- Relying on benzo’s for mood stabilization
Other Benzo Addiction Symptoms
- Running out of a prescription early
- Taking Benzos without a prescription often
- Being extremely defensive of benzo addiction
These are some of the more common signs and symptoms of benzo addiction, but if you or someone you know is taking them and develops new or strange behaviors, seek medical attention for potential addiction. For those suffering from co-occurring mental disorders such as anxiety or depression, talk to your doctor beforehand and keep an extra eye out for symptoms as mental health conditions pose higher risks of addiction.
What are the Symptoms of Benzo Withdrawal?
If someone is addicted to benzodiazepines, they will experience withdrawal symptoms as a result of completely ceasing their use of benzos or going too long without them. Withdrawal symptoms can occur in a professional benzo detox with the intent to withdraw. However, these can also develop involuntary from denying the body of benzos for a longer than usual period of time. The withdrawal period can be painful and agonizing if the individual has formed a physical dependence on the drug.
Some of the symptoms of benzo withdrawal will include:
- Tension or agitation
- Difficulty walking
- Disorientation or changes in perception
- Muscle pain and weakness
- Extreme cravings for benzodiazepines
- Cold and hot flashes
- Severe depression
What is the Benzo Detox and Withdrawal Timeline?
To recover from an addiction to benzodiazepines, individuals must go through the initial period of time where they stop using the drug, which is referred to as the detox period. The benzodiazepine detox period usually lasts about 1-2 weeks depending on the severity of the addiction, and during this time the withdrawal symptoms will be at their peak. The two main stages of benzo withdrawal are the acute benzo withdrawal stage and the protracted benzo withdrawal stage.
Acute Benzodiazepine Withdrawal
Although each individual will experience a different detox and withdrawal, there is a general timeline to be expected. Initial benzodiazepine withdrawal symptoms usually appear within a few hours of stopping the drug. This can include the symptoms of anxiety, tension, and disorientation. These symptoms will become more intense over the next two days, usually peaking on day 2 or 3 and slowly lessening by days 4 and 5. This detox period is considered the acute benzodiazepine withdrawal stage.
Protracted Benzodiazepine Withdrawal
Once the initial detox period has ended, it’s common to experience lingering symptoms for anywhere between 2 and 8 weeks post acute withdrawal. This is known as the protracted benzo withdrawal stage, where detox is complete but symptoms are still experienced. This period of time can include symptoms like anxiety, depression, general malaise, and memory problems. Professional addiction recovery and detox centers can connect individuals experiencing these symptoms with medical resources and care programs.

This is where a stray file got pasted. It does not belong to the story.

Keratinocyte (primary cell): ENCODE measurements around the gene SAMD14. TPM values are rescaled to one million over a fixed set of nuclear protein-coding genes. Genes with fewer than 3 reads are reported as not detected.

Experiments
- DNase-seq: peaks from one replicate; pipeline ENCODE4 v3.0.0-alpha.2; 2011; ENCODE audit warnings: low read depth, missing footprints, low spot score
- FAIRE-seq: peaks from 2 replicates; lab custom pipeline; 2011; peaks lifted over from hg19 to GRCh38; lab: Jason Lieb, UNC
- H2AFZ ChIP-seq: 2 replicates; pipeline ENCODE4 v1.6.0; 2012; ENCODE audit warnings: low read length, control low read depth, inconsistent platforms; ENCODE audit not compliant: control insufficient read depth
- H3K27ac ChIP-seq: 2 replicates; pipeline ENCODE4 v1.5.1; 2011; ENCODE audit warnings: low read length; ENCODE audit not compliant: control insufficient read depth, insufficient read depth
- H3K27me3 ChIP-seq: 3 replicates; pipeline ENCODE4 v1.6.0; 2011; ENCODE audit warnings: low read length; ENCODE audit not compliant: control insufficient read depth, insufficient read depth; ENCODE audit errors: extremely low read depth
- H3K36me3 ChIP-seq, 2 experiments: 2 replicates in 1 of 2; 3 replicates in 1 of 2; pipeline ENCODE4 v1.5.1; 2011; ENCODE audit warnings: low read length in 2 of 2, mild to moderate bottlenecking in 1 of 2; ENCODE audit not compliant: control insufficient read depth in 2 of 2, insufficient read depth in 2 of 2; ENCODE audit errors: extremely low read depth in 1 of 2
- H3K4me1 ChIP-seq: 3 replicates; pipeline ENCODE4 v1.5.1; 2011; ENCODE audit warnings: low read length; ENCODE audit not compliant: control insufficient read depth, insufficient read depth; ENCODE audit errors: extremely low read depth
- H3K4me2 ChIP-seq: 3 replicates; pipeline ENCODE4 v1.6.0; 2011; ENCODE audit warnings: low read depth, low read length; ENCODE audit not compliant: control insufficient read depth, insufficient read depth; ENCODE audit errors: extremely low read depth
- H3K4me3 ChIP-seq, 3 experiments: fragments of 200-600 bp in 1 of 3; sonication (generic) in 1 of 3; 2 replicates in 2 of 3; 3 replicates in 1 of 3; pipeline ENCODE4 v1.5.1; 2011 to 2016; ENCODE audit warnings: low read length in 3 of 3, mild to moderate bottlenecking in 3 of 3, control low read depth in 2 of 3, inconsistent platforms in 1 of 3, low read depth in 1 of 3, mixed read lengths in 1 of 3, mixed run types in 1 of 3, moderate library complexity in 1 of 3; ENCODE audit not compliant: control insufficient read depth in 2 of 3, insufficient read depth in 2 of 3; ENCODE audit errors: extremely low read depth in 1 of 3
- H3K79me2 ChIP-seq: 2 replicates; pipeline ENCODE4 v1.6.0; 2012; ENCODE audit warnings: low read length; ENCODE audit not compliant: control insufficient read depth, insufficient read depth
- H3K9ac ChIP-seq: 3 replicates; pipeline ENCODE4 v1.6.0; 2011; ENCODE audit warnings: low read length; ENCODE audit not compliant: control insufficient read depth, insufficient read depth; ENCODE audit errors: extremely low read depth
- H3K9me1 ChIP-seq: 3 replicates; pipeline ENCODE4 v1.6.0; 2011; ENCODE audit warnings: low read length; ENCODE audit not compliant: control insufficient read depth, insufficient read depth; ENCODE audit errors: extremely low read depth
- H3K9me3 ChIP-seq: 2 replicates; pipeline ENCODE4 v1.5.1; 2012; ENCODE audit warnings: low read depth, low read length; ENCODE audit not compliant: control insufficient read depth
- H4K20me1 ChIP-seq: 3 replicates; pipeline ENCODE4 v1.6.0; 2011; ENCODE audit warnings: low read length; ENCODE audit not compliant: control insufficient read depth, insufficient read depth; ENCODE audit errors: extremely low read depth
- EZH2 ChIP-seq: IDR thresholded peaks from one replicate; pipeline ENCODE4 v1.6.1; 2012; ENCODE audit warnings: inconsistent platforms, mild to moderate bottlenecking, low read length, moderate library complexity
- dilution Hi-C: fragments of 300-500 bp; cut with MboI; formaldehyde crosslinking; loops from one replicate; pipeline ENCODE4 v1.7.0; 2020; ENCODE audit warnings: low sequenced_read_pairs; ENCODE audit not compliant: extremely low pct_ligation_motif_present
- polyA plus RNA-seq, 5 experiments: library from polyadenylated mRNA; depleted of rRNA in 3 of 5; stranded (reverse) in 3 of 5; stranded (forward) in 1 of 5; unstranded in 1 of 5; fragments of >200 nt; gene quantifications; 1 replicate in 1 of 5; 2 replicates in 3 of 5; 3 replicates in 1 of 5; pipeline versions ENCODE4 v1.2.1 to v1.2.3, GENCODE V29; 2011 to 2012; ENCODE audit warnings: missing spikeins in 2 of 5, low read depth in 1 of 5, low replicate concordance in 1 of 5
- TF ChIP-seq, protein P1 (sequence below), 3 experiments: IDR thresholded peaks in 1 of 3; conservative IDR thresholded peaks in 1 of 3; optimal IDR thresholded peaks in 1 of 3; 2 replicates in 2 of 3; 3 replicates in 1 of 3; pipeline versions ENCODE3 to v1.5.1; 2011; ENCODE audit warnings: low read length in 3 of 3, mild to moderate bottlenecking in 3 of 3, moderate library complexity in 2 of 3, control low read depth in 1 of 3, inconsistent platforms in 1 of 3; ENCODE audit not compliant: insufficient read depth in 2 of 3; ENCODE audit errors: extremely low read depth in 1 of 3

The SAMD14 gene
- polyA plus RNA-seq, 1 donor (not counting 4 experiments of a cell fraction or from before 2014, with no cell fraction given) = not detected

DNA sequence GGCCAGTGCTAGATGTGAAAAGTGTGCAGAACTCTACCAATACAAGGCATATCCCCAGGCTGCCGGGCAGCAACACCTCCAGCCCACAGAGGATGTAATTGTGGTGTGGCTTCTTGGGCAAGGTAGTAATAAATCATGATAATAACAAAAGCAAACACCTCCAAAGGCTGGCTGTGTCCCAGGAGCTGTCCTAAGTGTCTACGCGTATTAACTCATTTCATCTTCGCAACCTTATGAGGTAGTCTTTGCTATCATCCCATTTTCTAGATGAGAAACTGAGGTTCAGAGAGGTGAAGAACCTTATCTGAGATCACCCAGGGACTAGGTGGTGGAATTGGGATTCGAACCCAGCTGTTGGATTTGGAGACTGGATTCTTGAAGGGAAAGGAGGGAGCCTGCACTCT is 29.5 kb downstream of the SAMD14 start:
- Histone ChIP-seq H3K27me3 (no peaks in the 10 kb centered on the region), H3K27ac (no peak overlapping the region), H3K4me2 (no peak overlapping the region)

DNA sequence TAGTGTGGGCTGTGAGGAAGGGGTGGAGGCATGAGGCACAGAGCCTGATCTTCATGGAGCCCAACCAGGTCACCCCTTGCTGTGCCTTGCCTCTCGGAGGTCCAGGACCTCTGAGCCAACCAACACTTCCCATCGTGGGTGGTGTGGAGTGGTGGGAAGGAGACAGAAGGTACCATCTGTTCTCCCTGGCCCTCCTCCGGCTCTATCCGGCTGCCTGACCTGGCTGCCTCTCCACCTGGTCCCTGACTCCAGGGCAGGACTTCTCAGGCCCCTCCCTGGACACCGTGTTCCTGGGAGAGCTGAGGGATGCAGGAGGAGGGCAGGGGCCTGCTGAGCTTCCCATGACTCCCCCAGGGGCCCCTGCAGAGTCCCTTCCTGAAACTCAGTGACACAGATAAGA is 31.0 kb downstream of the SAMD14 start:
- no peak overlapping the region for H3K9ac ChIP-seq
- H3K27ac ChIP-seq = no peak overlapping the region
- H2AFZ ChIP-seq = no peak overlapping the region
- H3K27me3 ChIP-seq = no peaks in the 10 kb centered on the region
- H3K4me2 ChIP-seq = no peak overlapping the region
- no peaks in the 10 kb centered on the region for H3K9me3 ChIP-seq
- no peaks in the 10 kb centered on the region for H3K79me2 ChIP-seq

Treatment Options for Benzodiazepine Addiction
Benzodiazepine addiction can take a toll on every aspect of someone’s life. The best way to ensure a safe and successful recovery is to seek professional care from a certified benzo detox and addiction recovery center in Tennessee.
Benzo detox should always be completed under the care of professionals. During detox, individuals will live in the medical center for the duration of the detox period and have access to 24-hour care. Medically trained professionals will be able to monitor symptoms and identify any unforeseen medical needs that are cause for concern. Detoxing can be painful and in some cases, dangerous. Your body is learning to function in a completely new way, and it’s best to be under the supervision of medically trained staff.
Addiction Treatment after Detox
Once the initial benzo detox period is complete, there is still a lot of work to be done. Detox is a crucial step in ridding your body of benzos, but long-term care can ensure you gain the mental and physical coping skills to avoid future use or addiction relapse. Addiction is a complex disease that goes beyond the drug itself. Long-term care such as residential treatment programs or outpatient recovery programs can help individuals find the root cause of their addiction and help them build a plan to live a healthy and full life drug free.
Find Treatment at Nashville Detox
The only way to be sure benzodiazepines don’t take control of your life is to recover from your addiction fully. If you or someone you know is looking for addiction detox treatment centers in Tennessee for benzodiazepine addiction, visit our website to find out more about our services. We are passionate about helping clients overcome their struggles, learn new ways of living, and achieve personal growth in so many ways. Speak to our dedicated staff, who will be happy to answer any questions you may have and direct you to the best treatment options.